A few times recently when leaving work I have looked up to see Venus very bright in the evening sky, but by the time I have got home, cloud has moved in, or after the usual home chores, dog walk, meal, chat with the wife, its too late and Venus has got too low in the sky.
So tonight I made a point of getting home in good time, and upon checking the Internet for the next few days weather forecast as being yet more cloud, and possibly rain, I decided to make the most of the starry night and get my XT10 telescope straight outside, set up and at last (more than a year after getting the scope) I have seen Venus close up with my own eyes.
Venus is in Aquarius this month and climbing into Pisces as January and February progress, and with my 10mm EP + 2xBarlow (240x magnification), the planets disc is half full now, and waning through until about mid-March when it becomes a sliver of a crescent, but also starts to descends back toward the horizon in the first half of March. On the 22nd January it passes within about 2 degrees of Uranus, which might be something nice to watch out for.
Even though I saw Venus, the view was rather poor, partly due to its low position by the time I was viewing at about 7.00pm, and partly because I had to point the telescope through the back gate and this is near to the central heating boiler flue outlet, and of course the heat blowing round the corner was causing havoc with the image, causing it to shimmer and jump all over the place. Nevertheless its a nice catch!
Ben dog was most disgruntled that I had abandoned his walk in favour of Venus, and once my main objective was achieved, I took him round the village. After his walk, a flurry of clouds had disappeared, and so I reckoned I had best make the most of the clear sky.
Its not the greatest night for stargazing due to an almost full Moon, but I wanted to try out my binoculars after having performed some maintenance on them at the weekend. I had dismantled two of my four sets of binos; my Dad’s old 10×50’s, and my brand new Adler Optik Jupiter 20×80 Giant Observation binos, in order to clean them and improve their focusing adjustments which are annoyingly stiff. I’m going to write-up how I cleaned them (and I took quite a few photos to show the process), but the task was well worth the effort as focusing them is now wonderfully free and easy. I can’t believe how much better and more enjoyable they are for observing now that they’ve been cleaned (and the 20×80’s have had a slight modification to improve their action). With a nice free focusing action, and the right hand eyepiece rotating effortlessly, I am amazed at how much easier it is to achieve fine focus, and realise now how frustrating focusing was beforehand.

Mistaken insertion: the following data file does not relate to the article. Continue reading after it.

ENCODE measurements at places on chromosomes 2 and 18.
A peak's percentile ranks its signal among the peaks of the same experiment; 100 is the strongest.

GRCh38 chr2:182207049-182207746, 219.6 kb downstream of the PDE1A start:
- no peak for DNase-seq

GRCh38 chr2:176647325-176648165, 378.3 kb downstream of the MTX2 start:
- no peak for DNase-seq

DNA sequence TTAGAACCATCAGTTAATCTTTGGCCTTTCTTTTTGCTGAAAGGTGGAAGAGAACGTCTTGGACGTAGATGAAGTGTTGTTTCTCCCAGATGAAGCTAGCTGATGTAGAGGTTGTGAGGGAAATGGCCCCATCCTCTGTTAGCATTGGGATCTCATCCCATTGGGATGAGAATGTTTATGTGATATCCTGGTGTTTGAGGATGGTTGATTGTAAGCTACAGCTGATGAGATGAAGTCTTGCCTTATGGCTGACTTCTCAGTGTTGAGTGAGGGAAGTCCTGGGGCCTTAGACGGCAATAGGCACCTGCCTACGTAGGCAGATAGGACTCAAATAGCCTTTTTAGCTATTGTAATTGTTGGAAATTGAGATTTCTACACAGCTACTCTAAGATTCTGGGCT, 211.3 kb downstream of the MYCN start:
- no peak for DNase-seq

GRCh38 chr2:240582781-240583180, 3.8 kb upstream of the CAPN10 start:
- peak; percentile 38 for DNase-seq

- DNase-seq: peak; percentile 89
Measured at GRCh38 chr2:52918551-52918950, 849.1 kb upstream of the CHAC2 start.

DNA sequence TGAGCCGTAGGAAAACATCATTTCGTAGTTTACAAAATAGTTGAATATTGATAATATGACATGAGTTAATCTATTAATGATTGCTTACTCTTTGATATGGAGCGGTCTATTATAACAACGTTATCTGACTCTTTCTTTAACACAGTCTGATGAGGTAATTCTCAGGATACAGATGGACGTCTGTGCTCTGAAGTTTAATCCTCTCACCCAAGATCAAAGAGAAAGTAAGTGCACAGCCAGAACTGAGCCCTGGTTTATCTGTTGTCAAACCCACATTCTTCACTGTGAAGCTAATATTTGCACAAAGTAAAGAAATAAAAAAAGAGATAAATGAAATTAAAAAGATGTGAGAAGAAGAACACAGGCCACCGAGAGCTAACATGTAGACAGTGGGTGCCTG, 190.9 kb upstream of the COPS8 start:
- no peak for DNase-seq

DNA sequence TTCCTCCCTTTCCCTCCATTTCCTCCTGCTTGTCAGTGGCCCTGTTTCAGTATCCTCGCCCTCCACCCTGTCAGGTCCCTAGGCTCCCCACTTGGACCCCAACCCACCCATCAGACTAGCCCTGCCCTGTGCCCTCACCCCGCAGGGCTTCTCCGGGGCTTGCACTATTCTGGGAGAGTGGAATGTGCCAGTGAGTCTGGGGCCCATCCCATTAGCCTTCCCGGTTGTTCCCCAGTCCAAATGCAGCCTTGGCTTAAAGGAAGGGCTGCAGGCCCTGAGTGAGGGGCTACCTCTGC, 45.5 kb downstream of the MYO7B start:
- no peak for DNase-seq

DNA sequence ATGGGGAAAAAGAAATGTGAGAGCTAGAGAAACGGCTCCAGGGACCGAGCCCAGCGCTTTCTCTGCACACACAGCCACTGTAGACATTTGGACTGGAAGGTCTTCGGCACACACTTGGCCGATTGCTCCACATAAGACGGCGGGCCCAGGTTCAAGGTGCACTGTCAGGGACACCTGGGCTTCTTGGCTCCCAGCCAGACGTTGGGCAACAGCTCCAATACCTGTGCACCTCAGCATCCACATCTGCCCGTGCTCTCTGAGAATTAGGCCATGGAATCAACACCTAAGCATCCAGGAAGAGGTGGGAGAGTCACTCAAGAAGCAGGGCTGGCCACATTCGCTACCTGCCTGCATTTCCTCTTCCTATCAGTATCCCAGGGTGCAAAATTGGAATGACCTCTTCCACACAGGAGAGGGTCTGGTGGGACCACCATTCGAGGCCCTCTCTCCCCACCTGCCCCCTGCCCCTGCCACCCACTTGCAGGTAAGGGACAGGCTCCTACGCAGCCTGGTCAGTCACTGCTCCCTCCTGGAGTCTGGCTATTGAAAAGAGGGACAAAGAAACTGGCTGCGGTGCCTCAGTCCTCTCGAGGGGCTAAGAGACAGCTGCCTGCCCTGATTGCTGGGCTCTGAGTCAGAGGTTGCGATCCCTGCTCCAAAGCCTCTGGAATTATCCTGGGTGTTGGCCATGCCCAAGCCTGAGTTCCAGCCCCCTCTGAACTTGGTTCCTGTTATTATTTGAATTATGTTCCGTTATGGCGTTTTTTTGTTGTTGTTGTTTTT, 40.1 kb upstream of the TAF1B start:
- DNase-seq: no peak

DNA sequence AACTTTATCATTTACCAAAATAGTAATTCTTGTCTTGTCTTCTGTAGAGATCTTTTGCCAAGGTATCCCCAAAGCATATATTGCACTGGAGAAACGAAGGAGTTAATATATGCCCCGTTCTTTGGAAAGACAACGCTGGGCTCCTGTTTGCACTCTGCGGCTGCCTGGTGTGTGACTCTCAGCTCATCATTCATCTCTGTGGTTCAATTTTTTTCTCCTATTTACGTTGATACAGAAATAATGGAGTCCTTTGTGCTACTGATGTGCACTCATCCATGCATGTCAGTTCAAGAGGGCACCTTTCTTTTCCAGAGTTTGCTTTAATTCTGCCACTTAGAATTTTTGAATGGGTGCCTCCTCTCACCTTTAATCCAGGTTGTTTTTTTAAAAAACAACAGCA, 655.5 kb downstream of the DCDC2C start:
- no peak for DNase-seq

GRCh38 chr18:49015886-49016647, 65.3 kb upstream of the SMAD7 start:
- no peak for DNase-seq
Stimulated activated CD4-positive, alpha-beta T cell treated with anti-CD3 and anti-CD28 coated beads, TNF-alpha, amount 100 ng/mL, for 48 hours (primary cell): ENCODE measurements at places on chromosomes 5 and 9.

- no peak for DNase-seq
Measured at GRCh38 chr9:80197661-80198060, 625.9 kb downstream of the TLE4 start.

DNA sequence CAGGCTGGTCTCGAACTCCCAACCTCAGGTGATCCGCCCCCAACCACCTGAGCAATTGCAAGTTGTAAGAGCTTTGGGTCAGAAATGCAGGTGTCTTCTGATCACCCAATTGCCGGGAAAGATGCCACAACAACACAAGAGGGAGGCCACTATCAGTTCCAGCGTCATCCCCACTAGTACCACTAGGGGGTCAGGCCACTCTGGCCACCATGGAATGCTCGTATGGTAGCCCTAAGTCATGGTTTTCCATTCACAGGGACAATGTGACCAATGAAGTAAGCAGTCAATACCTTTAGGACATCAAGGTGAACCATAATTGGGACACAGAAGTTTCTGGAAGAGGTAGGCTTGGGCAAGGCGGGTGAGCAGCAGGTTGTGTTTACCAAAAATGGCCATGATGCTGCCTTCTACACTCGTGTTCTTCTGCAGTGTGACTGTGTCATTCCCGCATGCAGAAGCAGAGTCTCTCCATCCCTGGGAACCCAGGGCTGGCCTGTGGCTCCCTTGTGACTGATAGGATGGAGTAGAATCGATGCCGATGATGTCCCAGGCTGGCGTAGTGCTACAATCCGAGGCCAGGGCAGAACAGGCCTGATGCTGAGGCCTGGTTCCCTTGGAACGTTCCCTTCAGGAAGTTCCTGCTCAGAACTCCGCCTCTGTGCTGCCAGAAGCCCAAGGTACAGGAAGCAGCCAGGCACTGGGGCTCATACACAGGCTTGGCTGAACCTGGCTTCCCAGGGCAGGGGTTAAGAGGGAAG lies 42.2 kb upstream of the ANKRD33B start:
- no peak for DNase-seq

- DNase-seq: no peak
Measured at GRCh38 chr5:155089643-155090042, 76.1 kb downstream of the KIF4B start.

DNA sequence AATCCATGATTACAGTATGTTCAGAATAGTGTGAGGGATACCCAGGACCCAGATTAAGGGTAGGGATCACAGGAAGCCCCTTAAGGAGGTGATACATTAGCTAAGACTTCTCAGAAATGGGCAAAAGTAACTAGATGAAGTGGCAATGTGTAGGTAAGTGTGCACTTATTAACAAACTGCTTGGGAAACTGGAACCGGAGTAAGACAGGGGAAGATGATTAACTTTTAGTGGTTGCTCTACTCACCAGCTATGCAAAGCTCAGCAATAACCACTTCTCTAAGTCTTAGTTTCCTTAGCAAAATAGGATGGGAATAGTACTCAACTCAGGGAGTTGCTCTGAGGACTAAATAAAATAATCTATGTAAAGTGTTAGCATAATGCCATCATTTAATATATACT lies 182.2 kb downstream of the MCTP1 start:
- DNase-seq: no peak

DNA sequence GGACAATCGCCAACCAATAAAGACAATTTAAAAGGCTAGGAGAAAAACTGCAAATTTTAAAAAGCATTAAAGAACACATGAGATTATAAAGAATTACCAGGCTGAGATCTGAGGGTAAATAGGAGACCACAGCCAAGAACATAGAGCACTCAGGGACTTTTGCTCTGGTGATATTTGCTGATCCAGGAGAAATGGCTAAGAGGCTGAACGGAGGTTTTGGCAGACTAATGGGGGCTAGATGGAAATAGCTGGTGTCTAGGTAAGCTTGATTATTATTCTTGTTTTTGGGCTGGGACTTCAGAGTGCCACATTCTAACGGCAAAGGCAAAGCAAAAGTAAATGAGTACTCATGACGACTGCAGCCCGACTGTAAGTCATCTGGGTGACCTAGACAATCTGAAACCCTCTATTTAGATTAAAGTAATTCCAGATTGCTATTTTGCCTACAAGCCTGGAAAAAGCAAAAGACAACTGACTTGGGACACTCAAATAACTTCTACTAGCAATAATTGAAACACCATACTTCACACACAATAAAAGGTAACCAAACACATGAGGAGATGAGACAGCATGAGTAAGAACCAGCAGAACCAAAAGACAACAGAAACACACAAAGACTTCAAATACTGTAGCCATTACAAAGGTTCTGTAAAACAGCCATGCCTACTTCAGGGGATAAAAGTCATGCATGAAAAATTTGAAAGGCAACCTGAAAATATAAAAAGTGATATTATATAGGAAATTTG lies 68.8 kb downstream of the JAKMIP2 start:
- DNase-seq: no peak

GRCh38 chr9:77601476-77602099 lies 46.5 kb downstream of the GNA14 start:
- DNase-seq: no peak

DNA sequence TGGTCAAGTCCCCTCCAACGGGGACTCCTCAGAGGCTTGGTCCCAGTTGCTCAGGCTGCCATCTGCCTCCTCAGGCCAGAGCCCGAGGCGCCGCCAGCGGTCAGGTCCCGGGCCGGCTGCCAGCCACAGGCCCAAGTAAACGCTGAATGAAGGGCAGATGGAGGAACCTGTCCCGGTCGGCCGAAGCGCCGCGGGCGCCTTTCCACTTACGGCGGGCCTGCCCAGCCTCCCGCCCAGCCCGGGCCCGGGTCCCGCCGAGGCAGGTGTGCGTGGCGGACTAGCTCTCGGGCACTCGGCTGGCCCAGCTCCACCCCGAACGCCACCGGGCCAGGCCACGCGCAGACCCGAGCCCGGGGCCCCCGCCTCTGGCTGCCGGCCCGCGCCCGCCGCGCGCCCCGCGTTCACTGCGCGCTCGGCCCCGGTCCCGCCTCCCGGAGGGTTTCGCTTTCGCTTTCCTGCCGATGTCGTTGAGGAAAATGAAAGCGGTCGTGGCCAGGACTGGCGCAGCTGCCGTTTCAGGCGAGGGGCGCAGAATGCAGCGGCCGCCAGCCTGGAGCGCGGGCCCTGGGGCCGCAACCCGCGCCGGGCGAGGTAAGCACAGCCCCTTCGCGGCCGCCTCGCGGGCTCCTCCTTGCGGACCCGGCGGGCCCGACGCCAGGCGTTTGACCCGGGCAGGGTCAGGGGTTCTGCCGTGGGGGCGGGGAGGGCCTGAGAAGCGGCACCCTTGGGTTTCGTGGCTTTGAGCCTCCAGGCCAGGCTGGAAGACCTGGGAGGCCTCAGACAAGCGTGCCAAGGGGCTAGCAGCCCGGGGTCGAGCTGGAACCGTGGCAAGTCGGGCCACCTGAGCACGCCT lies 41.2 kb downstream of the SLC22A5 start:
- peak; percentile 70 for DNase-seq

I did some casual observing with both binos, and enjoyed the Pleiades (saw a nice bright shooting star zip through the field of view), viewed Sirius and M41 (NGC 2287) in Canis Major, tried to find Saturn, but I think it was lurking below the rooftops, and took a look at Orions Sword, and could quite clearly make out the main Orion nebula and the Trapezium in its centre.
Next I used the XT10 to observe Gemini, and split the white Castor double (another first for me), and viewed Pollux, clearly yellow-orange. Castor actually contains six stars, arranged in three close pairs. Each pair is a spectroscopic binary, the individual components only discernible with a spectroscope by their Doppler shifts. The two brighter pairs are called Castor A (magnitude 2) and Castor B (magnitude 2.9) which are currently about 3 seconds of arc apart. The Castor C pair lies nearly twice the apparent diameter of Jupiter to the southeast of the main pair and is of magnitude 9. The main pair of Castor A and B, orbit one another at a distance of 12 billion km (more than the diameter of the Solar System), with a period of approximately 400 years, yet are difficult to separate in small telescopes and require good optics, high power, steady skies and patience to resolve them. I did it easily with the XT10i !!
Finally I turned my attention to the Moon and Barlowed the 10mm to get up nice and close, and used Virtual Moon on the laptop to help identify various craters of interest along the terminator.
Quite a nice nights viewing in all. And guess what - tomorrow my new telescope will arrive! I got a bargain in the January sales from First Light Optics with a Celestron C6-S XLT (non-Goto) with the StarBright XLT coatings, knocked down from £545 to £349, plus I’ve ordered the Skywatcher SynScan PRO GOTO Version 3 Upgrade Kit for EQ5 that is compatible with the C6 to make it into the equivalent of the C6-SGT XLT (Goto) which normal retails around £750 to £850, so I’ve got an overall saving of about 100 quid, plus I’ll enjoy adding the GOTO Upgrade during the next few cloudy/rainy days. Can’t wait! Naturally I’ll take some pics to show you in due course
Until then, wishing you clear skies.